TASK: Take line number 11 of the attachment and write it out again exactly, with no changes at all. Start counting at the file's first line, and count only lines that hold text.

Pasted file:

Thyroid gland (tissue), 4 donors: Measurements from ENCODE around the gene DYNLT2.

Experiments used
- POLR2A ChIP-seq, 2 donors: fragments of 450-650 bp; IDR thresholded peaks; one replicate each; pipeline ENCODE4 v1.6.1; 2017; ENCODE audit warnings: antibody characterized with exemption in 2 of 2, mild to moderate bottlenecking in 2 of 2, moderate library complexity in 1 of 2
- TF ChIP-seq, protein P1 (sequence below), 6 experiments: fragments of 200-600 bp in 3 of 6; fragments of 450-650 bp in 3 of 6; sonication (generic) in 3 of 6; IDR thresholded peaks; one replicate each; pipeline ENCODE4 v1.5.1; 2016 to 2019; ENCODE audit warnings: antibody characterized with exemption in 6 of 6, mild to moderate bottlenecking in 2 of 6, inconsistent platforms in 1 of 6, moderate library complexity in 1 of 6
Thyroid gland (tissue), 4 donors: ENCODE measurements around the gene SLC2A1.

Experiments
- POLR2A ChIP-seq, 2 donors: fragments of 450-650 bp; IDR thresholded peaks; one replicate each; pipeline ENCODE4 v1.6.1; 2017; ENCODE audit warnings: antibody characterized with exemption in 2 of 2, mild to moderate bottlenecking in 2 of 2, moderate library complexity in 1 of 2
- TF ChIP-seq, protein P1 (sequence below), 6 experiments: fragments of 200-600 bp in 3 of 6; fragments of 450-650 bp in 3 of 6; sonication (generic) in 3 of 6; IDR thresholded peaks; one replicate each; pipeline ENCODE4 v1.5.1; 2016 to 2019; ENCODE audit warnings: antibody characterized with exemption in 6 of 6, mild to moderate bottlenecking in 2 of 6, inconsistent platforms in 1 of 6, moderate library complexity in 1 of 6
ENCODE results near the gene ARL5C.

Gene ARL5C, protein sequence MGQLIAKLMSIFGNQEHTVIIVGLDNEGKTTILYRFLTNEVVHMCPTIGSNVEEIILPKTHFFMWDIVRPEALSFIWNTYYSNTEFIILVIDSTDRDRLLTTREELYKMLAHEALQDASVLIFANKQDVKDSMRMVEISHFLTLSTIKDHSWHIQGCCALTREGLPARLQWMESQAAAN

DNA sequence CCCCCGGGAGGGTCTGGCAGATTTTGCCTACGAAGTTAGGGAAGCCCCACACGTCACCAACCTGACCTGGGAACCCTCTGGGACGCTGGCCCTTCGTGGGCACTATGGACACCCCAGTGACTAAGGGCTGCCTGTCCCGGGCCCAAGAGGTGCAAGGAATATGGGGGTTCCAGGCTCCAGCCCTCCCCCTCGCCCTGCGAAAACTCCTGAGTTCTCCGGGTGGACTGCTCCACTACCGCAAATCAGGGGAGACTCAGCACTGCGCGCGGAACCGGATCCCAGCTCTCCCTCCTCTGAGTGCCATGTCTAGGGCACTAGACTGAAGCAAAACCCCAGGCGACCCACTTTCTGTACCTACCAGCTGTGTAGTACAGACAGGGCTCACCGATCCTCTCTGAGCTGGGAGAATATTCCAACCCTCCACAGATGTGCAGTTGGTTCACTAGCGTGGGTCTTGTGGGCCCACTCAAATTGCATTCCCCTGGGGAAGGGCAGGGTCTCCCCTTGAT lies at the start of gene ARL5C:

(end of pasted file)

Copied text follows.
DNA sequence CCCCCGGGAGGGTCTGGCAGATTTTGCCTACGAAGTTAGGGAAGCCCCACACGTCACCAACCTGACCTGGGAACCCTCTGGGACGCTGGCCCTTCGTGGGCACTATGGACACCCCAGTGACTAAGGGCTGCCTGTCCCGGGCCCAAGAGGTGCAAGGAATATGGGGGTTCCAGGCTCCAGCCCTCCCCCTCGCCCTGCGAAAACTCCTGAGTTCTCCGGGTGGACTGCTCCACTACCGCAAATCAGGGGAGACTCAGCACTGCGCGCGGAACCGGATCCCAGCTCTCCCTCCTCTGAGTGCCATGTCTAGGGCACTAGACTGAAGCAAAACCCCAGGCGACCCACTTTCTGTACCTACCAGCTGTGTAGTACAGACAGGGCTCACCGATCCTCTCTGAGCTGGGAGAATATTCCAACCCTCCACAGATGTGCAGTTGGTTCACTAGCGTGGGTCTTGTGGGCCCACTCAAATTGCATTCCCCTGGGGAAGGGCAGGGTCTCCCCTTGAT lies at the start of gene ARL5C: